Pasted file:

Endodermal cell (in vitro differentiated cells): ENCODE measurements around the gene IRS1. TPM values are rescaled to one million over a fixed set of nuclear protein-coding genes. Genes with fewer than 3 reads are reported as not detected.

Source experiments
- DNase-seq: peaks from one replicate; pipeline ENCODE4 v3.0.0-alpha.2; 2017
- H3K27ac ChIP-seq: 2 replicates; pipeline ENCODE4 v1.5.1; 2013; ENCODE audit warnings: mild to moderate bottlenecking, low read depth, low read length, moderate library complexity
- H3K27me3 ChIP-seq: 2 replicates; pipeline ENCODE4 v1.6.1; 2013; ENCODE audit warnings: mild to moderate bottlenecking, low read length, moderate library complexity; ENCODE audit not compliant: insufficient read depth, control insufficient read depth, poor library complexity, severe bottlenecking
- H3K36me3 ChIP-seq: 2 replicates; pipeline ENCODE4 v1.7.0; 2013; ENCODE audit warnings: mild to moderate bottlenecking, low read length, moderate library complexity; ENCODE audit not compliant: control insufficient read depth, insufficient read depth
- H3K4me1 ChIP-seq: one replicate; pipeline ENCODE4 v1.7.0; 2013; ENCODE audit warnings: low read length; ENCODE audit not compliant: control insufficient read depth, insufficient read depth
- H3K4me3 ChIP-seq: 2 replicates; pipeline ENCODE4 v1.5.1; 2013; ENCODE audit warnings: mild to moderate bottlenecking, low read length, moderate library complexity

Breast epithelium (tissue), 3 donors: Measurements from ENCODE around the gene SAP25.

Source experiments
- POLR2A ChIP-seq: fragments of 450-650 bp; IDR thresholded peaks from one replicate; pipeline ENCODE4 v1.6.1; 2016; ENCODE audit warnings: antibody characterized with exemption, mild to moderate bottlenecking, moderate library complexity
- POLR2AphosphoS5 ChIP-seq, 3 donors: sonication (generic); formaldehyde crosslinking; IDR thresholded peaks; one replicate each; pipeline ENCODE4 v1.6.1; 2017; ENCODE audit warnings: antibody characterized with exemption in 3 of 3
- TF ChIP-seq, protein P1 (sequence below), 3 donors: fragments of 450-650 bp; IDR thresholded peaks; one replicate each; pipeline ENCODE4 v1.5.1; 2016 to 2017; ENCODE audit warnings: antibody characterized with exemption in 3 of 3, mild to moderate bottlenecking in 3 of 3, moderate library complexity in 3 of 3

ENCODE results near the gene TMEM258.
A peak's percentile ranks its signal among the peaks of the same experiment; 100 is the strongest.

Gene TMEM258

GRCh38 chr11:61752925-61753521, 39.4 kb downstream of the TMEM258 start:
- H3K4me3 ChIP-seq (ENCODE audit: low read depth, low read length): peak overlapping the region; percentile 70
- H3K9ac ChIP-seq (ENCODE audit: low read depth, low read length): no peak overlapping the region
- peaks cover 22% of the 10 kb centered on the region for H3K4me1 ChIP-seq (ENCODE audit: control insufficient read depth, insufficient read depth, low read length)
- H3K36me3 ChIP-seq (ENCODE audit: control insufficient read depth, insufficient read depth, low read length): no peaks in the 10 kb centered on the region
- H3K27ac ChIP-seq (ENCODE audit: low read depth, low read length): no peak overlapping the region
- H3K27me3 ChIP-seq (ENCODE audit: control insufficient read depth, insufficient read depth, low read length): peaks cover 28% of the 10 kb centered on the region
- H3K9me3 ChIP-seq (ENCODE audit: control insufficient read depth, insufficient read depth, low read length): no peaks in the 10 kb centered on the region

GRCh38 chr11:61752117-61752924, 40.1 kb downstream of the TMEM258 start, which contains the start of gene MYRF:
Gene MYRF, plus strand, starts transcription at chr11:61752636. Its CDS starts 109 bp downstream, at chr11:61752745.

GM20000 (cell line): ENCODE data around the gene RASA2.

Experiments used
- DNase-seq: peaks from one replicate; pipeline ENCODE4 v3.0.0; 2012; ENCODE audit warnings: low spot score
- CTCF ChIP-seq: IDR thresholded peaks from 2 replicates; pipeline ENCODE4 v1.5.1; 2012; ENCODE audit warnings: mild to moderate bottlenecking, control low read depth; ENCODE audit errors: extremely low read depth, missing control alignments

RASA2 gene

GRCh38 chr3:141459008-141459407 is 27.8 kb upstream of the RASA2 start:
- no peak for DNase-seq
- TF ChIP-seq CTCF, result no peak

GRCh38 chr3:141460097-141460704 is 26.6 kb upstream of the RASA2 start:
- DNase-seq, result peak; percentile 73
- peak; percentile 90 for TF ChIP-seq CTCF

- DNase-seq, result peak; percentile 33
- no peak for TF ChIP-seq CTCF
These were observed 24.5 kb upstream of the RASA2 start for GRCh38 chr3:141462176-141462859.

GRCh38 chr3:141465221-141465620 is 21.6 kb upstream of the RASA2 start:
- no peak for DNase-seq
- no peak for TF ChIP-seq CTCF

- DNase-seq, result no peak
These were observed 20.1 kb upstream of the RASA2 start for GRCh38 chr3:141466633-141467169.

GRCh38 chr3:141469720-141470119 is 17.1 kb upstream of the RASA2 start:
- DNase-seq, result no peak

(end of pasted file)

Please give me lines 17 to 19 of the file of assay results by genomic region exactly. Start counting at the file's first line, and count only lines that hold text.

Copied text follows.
GRCh38 chr11:61752925-61753521, 39.4 kb downstream of the TMEM258 start:
- H3K4me3 ChIP-seq (ENCODE audit: low read depth, low read length): peak overlapping the region; percentile 70
- H3K9ac ChIP-seq (ENCODE audit: low read depth, low read length): no peak overlapping the region